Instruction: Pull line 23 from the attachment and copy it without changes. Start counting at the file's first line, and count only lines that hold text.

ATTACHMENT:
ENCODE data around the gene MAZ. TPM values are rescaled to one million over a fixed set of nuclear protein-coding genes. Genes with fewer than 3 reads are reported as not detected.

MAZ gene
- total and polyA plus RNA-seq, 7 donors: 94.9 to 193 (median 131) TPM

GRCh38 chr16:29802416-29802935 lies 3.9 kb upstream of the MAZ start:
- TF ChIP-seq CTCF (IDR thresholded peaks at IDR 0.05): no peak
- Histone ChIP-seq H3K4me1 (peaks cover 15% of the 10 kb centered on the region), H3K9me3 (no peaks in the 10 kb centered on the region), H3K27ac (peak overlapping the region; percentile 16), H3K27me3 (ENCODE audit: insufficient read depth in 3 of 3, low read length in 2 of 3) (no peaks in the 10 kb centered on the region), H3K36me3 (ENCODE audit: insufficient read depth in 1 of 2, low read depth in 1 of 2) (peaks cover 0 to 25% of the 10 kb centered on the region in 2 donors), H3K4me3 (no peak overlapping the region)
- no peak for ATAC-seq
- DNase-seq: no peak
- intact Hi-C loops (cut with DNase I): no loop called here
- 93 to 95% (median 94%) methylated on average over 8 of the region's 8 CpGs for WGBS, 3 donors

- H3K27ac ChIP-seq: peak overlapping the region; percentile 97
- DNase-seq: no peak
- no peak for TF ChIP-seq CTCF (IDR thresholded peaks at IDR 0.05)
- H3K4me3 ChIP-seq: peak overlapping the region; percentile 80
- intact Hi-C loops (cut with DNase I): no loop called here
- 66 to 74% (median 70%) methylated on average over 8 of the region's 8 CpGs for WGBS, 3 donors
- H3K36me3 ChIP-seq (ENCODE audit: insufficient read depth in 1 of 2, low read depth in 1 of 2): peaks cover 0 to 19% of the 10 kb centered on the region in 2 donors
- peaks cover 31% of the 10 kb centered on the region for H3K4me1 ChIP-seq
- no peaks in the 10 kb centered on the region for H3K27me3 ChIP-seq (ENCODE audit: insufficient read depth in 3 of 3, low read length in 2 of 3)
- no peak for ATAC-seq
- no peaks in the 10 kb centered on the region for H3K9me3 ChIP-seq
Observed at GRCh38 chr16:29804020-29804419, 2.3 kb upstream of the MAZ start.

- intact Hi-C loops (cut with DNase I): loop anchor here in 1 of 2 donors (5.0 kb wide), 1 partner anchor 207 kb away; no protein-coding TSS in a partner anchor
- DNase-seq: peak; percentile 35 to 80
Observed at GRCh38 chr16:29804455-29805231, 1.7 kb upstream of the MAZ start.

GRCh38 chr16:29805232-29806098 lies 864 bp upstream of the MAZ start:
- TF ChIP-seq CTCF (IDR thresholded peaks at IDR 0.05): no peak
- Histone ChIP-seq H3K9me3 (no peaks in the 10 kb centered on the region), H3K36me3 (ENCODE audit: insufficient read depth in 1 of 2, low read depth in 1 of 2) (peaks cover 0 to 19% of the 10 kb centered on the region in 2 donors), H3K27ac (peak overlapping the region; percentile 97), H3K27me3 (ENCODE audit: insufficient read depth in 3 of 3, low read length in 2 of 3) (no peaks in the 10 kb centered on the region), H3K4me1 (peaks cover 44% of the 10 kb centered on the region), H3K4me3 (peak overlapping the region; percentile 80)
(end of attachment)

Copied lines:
- intact Hi-C loops (cut with DNase I): loop anchor here in 1 of 2 donors (5.0 kb wide), 1 partner anchor 207 kb away; no protein-coding TSS in a partner anchor